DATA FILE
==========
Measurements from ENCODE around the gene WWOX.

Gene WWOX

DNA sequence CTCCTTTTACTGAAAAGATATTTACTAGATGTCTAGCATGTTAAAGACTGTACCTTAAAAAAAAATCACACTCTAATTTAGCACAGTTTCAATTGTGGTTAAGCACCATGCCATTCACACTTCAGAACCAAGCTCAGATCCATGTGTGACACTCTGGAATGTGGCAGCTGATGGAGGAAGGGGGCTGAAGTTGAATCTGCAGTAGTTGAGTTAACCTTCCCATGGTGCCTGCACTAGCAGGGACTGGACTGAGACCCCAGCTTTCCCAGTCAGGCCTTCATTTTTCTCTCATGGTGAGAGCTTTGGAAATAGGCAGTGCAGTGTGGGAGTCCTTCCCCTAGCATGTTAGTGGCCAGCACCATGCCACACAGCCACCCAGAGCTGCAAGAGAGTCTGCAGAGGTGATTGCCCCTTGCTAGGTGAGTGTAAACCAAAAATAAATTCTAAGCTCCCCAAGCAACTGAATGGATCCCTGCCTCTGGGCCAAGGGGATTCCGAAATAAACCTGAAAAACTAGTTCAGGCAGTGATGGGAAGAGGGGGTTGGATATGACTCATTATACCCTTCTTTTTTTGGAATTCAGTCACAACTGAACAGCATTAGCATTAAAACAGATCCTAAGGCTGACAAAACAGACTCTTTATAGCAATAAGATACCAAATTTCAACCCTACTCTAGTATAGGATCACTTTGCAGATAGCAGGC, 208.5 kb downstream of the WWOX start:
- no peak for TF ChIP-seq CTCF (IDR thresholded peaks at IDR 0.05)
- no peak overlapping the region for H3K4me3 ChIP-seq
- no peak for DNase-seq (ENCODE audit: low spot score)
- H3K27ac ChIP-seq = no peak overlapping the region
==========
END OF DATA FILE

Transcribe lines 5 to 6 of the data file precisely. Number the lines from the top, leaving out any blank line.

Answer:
- no peak overlapping the region for H3K4me3 ChIP-seq
- no peak for DNase-seq (ENCODE audit: low spot score)